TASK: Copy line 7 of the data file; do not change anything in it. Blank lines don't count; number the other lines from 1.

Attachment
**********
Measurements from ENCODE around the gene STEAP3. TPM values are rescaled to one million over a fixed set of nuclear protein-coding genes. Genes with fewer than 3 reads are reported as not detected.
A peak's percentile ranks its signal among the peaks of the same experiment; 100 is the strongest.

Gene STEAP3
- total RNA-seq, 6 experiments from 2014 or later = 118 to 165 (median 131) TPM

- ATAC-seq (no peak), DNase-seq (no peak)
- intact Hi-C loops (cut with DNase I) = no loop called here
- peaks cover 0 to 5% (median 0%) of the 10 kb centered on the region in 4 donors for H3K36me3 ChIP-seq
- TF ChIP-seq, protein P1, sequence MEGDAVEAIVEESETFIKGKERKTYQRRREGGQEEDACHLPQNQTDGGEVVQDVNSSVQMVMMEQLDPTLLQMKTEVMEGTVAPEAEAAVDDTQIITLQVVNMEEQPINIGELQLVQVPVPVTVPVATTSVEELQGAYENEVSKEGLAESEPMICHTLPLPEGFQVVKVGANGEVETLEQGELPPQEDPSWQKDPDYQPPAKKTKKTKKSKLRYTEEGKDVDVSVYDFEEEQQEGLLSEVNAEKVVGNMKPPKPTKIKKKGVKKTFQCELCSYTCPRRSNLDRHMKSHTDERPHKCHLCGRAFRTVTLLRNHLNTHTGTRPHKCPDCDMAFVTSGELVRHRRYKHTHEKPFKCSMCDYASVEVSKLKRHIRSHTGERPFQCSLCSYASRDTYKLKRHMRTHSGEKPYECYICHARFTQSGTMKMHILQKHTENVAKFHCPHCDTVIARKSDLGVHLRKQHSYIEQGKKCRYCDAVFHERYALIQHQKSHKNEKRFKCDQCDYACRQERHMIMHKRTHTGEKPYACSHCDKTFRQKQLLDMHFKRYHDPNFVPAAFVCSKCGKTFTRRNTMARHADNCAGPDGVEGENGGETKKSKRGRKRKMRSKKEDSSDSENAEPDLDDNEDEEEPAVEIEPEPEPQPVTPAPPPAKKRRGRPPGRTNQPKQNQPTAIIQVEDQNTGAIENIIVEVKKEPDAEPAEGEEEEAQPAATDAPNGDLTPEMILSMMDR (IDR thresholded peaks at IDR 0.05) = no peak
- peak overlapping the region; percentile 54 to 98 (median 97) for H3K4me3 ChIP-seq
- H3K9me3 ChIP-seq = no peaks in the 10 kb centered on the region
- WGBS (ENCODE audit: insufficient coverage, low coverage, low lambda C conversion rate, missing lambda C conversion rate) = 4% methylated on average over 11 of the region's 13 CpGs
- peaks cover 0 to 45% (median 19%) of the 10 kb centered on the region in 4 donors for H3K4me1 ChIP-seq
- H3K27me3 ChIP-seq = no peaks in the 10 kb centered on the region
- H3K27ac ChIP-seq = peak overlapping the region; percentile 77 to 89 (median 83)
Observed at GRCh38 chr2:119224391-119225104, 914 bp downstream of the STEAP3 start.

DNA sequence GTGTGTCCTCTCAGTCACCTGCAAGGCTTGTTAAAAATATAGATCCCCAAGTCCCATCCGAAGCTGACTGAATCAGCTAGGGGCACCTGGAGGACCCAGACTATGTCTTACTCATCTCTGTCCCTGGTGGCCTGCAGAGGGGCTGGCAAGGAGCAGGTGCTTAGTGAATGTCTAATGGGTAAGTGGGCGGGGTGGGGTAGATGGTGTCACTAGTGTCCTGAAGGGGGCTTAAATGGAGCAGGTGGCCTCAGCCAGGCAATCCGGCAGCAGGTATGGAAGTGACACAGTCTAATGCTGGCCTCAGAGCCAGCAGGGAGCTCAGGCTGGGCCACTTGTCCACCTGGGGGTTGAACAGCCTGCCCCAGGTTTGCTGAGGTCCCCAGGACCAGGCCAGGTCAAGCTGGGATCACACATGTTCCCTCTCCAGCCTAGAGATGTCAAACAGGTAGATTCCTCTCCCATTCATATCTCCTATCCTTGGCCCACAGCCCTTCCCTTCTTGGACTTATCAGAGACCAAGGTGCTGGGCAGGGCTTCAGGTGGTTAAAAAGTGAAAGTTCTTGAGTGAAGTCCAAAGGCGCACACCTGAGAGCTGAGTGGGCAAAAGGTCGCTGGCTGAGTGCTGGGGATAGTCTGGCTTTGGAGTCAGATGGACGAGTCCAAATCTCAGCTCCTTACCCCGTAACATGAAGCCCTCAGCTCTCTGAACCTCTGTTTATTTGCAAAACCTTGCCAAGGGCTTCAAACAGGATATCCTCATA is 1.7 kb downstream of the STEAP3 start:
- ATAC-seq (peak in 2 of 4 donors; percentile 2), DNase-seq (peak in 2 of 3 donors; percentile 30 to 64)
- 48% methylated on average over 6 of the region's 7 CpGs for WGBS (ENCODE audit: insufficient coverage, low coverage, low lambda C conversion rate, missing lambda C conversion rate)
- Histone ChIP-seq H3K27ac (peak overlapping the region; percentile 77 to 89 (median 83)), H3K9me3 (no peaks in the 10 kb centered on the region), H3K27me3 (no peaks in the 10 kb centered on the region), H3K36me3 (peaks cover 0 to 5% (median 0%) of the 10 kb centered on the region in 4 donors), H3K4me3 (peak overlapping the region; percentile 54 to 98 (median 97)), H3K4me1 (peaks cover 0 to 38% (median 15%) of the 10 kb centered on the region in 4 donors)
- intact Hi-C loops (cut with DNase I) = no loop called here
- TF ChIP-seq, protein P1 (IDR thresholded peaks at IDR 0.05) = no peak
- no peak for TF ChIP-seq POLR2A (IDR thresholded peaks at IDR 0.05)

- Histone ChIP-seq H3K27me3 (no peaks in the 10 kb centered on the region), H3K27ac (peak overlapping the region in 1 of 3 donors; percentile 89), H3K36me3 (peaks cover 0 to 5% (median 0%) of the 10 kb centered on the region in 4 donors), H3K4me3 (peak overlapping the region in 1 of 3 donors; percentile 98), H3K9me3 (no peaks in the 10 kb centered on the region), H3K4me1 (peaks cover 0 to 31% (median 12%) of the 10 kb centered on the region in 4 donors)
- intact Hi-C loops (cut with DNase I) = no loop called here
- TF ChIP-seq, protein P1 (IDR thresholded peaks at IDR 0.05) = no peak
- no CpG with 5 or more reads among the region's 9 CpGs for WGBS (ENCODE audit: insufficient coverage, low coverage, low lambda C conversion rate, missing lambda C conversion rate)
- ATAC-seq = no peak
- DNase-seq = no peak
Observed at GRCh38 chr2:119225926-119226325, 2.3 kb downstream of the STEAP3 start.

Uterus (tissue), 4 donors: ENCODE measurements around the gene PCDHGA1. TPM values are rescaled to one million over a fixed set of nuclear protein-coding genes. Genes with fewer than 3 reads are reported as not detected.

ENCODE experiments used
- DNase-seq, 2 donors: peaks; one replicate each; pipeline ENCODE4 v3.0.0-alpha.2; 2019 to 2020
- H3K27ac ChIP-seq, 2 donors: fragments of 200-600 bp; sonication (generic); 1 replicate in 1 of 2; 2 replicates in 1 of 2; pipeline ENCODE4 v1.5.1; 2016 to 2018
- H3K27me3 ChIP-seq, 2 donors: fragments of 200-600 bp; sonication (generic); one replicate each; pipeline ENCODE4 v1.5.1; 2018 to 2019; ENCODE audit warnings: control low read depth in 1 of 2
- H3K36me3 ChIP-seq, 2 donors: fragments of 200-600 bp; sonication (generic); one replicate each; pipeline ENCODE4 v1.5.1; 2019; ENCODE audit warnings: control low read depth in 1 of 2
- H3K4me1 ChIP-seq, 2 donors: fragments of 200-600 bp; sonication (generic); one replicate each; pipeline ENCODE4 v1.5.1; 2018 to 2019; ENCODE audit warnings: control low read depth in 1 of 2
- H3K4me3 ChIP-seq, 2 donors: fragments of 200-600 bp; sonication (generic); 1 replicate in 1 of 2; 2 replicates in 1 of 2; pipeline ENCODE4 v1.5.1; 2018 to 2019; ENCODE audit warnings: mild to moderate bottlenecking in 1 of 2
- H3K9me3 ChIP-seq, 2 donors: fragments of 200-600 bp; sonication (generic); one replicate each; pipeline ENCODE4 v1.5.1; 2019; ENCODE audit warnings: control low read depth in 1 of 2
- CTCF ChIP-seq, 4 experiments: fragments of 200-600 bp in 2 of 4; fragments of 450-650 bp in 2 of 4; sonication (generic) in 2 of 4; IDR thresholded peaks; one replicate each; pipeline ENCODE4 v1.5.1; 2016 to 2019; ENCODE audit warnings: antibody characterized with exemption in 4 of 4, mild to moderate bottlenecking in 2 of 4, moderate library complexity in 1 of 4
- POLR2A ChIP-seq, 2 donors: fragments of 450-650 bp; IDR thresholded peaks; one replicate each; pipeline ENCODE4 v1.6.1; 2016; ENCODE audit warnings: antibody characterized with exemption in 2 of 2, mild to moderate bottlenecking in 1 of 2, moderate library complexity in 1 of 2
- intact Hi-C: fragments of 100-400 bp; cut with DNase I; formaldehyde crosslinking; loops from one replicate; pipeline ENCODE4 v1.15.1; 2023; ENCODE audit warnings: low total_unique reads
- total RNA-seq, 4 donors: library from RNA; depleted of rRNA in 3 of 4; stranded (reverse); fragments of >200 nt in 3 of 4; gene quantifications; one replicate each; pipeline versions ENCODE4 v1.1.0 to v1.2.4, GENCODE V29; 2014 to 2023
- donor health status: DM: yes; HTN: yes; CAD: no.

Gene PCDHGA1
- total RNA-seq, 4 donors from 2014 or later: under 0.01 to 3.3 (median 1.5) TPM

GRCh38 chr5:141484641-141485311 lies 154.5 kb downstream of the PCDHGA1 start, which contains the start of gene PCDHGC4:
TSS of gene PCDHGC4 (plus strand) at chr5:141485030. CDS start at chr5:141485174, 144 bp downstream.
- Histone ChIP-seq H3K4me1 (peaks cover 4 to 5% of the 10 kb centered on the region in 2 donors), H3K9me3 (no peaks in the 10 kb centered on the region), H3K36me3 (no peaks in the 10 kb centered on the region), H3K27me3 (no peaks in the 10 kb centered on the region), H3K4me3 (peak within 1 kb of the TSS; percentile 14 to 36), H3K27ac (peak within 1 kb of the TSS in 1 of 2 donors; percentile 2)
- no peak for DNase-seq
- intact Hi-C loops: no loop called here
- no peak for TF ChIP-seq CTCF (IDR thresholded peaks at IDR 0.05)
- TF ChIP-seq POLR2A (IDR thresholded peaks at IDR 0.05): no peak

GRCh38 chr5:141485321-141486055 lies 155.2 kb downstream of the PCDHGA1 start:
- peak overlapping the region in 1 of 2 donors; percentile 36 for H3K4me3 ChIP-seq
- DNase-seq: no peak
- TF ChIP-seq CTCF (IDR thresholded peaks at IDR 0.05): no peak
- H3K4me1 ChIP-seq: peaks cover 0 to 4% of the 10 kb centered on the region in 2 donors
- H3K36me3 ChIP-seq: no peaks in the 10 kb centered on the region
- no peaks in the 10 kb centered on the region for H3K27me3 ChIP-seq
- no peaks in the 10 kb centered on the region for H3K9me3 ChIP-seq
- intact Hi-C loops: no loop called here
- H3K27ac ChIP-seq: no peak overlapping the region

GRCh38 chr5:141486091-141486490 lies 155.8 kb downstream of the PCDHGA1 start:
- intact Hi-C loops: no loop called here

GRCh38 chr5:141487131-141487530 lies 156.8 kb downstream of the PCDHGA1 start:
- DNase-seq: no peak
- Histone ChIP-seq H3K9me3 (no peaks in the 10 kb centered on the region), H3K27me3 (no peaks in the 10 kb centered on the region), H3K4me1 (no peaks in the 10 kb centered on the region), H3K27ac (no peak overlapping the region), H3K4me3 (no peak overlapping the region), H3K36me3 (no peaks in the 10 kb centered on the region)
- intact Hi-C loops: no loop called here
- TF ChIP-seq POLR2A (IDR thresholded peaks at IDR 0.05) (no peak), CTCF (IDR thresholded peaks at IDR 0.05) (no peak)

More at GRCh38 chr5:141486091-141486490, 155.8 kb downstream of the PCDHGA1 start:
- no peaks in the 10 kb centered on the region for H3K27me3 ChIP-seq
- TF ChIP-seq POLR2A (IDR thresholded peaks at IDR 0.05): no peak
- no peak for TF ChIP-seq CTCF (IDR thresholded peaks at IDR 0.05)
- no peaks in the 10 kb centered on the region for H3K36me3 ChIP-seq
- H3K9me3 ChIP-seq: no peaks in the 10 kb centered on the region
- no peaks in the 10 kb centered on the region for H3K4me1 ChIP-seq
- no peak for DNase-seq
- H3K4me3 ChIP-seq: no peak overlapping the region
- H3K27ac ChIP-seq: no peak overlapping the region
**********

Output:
- peaks cover 0 to 5% (median 0%) of the 10 kb centered on the region in 4 donors for H3K36me3 ChIP-seq